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IV. This piece of advice also will need our consideration, as it contributes somewhat to the whole. For should you begin by discussing fees, you will suggest to the patient either that you will go away and leave him if no agreement be reached, or that you will neglect him and not prescribe any immediate treatment. So one must not be anxious about fixing a fee. For I consider such a worry to be harmful to a troubled patient, particularly if the disease be acute. For the quickness of the disease, offering no opportunity for turning back,1 spurs on the good physician not to seek his profit but rather to lay hold on reputation. Therefore it is better to reproach a patient you have saved than to extort money from2 those who are at death's door.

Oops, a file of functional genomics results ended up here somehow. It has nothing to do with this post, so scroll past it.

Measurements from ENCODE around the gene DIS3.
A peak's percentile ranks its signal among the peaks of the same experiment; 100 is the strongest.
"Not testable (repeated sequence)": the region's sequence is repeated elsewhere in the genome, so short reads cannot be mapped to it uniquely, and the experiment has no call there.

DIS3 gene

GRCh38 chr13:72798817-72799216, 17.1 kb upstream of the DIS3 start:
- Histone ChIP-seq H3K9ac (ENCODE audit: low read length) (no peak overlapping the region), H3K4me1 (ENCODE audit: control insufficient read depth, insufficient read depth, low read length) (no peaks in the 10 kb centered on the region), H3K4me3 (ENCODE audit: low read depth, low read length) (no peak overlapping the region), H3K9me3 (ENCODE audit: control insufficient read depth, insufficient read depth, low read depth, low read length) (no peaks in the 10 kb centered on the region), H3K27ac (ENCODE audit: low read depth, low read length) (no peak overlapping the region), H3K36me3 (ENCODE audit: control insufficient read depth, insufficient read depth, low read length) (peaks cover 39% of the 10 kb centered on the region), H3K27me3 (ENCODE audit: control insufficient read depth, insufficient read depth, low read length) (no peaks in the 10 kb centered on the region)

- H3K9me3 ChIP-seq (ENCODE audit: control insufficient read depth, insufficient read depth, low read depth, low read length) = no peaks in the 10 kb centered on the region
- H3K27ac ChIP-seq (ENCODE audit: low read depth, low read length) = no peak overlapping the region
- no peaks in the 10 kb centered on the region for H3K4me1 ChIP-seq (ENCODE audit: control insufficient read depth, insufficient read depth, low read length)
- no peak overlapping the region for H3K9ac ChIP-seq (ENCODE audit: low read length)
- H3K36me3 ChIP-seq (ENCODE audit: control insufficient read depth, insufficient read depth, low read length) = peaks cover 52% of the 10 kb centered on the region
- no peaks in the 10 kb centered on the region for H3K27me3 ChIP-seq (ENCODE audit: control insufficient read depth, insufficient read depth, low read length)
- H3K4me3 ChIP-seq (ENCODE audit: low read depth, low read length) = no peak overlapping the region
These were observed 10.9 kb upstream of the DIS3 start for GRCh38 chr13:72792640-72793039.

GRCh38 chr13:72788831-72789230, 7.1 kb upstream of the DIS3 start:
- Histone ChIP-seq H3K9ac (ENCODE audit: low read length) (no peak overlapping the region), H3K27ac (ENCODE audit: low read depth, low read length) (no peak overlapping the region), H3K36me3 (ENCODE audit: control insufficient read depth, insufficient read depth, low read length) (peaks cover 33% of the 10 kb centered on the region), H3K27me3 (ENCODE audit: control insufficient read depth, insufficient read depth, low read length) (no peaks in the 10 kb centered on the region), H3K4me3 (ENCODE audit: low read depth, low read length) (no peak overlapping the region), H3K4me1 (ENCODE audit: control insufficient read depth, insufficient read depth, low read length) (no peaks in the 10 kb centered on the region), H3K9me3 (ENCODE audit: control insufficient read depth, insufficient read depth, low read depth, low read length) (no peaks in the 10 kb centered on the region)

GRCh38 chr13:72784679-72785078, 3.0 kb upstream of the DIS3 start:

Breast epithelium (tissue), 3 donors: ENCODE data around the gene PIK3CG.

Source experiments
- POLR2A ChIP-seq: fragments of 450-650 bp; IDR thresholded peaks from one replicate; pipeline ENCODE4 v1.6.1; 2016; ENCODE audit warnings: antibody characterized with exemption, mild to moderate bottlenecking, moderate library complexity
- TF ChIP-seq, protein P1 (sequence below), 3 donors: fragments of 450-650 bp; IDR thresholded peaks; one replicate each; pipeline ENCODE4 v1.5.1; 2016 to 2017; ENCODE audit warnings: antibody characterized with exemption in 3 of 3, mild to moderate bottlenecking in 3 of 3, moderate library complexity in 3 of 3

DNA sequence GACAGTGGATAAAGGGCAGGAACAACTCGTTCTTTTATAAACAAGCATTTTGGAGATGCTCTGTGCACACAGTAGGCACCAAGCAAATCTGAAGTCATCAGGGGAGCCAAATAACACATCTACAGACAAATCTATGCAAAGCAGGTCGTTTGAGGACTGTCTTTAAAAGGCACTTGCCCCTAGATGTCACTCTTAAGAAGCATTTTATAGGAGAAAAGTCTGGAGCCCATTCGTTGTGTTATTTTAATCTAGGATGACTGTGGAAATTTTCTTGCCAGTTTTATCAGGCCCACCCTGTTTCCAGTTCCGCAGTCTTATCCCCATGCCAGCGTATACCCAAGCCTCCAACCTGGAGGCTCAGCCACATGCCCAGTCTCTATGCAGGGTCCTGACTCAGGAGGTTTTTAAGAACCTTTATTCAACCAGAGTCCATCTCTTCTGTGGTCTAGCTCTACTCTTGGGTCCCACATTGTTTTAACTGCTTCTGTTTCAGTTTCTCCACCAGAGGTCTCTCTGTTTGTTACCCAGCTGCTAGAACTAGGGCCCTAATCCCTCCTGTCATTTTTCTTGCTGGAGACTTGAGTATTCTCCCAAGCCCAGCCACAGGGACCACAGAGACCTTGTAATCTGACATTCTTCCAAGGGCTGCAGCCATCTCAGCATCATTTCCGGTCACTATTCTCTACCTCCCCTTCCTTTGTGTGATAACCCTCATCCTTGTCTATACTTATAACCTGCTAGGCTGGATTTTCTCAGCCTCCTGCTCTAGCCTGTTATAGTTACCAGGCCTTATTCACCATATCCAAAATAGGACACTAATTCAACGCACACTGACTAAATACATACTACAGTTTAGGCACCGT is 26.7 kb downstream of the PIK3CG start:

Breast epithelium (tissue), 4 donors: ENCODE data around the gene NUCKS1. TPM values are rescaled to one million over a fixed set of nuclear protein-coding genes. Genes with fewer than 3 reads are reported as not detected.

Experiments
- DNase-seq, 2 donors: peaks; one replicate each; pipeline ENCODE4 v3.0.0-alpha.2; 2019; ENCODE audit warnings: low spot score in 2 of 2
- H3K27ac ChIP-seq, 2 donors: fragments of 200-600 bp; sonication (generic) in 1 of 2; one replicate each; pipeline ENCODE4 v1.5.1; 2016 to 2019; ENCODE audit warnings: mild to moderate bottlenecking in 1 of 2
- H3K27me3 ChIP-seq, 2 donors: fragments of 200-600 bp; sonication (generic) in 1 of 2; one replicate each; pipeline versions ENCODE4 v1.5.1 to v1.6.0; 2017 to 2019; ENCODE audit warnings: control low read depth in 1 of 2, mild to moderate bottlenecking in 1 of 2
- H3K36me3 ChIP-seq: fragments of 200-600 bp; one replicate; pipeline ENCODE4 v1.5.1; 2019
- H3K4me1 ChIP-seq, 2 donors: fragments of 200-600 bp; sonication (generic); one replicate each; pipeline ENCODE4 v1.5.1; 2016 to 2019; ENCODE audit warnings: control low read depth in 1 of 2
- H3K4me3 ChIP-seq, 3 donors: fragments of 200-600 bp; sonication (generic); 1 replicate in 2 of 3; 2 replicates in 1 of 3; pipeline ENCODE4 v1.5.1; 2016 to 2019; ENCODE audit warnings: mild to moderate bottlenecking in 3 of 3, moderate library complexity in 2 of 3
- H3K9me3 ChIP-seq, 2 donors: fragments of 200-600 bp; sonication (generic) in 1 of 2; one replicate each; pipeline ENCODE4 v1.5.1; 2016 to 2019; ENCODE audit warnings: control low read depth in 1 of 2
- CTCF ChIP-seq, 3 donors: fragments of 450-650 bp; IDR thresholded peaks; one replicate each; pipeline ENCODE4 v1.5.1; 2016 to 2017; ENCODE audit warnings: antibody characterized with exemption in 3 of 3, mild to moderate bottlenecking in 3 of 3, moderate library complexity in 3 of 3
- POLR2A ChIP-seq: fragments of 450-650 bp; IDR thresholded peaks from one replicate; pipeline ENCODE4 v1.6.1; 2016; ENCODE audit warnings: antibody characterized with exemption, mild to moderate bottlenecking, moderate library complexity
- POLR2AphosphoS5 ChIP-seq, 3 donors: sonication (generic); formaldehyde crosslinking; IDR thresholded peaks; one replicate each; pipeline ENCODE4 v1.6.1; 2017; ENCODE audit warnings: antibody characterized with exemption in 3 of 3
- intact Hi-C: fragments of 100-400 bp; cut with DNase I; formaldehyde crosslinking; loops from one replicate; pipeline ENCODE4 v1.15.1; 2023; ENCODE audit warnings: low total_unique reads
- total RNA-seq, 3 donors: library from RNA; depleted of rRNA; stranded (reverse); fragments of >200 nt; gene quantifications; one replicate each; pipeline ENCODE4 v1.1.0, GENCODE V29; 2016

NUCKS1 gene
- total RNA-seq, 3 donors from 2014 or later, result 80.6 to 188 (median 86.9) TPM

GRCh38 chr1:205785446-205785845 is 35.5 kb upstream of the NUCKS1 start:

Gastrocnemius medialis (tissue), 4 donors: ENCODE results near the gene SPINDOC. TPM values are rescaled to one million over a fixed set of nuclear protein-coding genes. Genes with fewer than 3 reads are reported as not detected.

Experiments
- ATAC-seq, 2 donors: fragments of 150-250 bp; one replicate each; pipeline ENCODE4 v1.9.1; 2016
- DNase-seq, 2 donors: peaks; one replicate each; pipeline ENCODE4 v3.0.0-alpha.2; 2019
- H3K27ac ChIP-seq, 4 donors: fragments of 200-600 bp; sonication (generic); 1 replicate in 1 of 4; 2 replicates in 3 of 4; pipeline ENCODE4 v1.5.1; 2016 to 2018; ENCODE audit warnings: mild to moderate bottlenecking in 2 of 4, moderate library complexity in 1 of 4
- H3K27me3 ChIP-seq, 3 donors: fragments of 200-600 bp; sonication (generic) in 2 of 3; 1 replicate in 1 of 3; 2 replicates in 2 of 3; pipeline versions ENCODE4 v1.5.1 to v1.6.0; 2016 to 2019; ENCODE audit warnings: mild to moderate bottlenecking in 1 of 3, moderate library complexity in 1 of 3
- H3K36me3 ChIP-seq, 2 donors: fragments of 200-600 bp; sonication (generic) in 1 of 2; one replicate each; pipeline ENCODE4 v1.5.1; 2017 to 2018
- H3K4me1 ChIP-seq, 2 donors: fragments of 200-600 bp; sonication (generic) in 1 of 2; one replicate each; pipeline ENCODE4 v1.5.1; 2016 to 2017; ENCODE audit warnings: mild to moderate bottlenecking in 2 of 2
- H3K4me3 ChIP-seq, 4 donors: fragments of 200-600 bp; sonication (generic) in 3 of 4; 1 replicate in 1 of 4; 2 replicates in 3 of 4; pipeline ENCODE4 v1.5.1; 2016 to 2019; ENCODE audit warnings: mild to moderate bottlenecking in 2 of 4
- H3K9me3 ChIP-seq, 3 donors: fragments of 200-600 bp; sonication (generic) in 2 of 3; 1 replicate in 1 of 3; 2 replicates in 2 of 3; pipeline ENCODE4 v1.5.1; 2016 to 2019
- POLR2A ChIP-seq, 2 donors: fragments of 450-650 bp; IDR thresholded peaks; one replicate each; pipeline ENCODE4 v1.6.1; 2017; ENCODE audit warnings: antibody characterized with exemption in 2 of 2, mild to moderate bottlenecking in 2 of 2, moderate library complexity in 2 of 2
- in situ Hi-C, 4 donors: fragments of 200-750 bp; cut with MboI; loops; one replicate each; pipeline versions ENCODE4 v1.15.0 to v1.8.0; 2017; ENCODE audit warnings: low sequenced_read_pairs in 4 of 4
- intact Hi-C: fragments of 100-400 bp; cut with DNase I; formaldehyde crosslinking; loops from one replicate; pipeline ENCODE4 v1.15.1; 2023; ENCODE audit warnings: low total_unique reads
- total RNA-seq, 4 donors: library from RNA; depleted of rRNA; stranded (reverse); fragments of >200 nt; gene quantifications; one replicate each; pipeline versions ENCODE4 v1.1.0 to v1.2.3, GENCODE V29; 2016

1 I. e. from missed opportunities that have passed away while haggling over fees. It is possible that ἀνας1τροφή has here the sense of ἀνας1τρέφειν καρίδαν in Thucydides II. 49, " to upset." An acute disease is not the time to upset a patient with financial worries.

2 Or, if Coray's emendation be adopted, " to tease."

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